Inadequate Clinical Indications in Computed Tomography Chest and Abdomen/Pelvis Scans



 

Alyssa Finger; Mark Harris; Emily Nishimura;
Hyo-Chun Yoon, MD, PhD

Perm J 2018;22:18-017 [Full Citation]

https://doi.org/10.7812/TPP/18-017
E-pub: 10/05/2018

Abstract

Context: As the use of computed tomography (CT) scans, which are expensive and result in considerable radiation exposure to the patient, continues to increase, communication between physicians and radiologists remains vital to explain the clinical context for the examination. However, the clinical information provided to the radiologist is often lacking.
Objective: To determine whether the clinical information provided in CT scan requests meets minimum criteria for requesting the examination.
Methods: We reviewed the clinical indications for 400 CT chest scans and 400 CT abdomen/pelvis scans performed from January 1, 2016, through March 8, 2016. We determined whether each CT study indication was complete on the basis of whether the clinical information included an adequate clinical history with 1) a primary symptom, 2) the location of the symptom, and 3) the duration of the symptom as well as a suspected etiology.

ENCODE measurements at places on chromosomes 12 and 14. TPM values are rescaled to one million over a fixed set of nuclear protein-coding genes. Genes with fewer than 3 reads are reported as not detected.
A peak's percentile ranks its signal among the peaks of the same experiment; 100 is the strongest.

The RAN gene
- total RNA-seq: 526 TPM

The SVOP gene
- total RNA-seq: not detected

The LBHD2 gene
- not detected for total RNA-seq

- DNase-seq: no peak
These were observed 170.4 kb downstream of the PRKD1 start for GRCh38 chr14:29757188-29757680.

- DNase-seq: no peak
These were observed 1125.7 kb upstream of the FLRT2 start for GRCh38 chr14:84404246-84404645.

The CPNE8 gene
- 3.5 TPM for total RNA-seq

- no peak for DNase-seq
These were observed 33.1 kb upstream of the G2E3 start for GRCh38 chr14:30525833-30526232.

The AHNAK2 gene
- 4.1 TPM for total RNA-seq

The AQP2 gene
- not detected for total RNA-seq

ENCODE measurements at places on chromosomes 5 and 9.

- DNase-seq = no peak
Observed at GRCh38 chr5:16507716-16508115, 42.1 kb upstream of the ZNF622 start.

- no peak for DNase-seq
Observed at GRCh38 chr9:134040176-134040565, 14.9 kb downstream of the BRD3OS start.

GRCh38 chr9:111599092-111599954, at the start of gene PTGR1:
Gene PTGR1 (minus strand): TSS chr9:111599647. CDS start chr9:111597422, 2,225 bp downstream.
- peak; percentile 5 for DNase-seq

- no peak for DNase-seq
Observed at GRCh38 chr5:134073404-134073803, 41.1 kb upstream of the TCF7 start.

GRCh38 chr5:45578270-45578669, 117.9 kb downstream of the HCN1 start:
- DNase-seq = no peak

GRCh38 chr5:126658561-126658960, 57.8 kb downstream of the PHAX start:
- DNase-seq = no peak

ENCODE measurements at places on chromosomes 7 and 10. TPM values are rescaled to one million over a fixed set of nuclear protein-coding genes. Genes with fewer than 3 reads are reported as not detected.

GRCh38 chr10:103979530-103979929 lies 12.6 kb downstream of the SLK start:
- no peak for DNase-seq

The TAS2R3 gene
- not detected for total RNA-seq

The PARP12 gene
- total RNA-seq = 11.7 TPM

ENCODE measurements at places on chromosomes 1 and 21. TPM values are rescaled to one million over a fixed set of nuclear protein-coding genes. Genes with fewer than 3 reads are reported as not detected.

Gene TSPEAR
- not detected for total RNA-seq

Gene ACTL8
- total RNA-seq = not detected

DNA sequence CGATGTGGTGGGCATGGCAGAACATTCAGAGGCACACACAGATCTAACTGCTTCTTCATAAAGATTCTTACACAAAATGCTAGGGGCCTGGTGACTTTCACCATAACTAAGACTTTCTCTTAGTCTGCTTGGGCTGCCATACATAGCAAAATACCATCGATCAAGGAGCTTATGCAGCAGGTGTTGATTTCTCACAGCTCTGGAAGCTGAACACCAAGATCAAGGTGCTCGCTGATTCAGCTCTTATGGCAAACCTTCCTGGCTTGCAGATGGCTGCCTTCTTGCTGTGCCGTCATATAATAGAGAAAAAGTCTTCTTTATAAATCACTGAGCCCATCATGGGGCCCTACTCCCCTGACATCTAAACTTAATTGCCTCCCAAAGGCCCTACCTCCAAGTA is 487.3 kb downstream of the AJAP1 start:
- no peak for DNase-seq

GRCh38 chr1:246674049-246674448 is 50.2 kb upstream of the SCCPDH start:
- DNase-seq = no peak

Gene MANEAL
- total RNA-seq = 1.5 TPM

Results: Of the CT chest indications, 56 (14.0%) of the clinical histories were considered complete and 17 (4.3%) had none of the components. A principal etiology was included in 195 (48.8%) of the indications. Of the CT abdomen/pelvis indications, 94 (23.5%) of the clinical histories were complete and 13 (3.3%) had none of the components. A principal etiology was included in 173 (43.3%) of the indications. Only 23 (5.8%) of the CT chest studies and 35 (8.8%) of the CT abdomen/pelvis studies had information considered sufficient for the radiologist.
Conclusion: The percentage of complete clinical indications for both CT chest and abdomen/pelvis scans was much lower than 50%, suggesting that more emphasis should be placed on providing complete clinical indications.

Introduction

Communication between physicians ordering imaging studies and the radiologists reporting the findings of those studies is important. In the advancing digital age, there are fewer face-to-face interactions between physicians, which increases the need for concise but complete written information. There have been considerable efforts made to standardize radiologic reports, especially for complex imaging studies such as computed tomography (CT) or magnetic resonance imaging. Most of this work has focused on how to best report the findings of such imaging studies using reporting templates. There has been less emphasis on the clinical information provided to the radiologist explaining the indications for the examination and the clinician’s principal diagnostic concerns.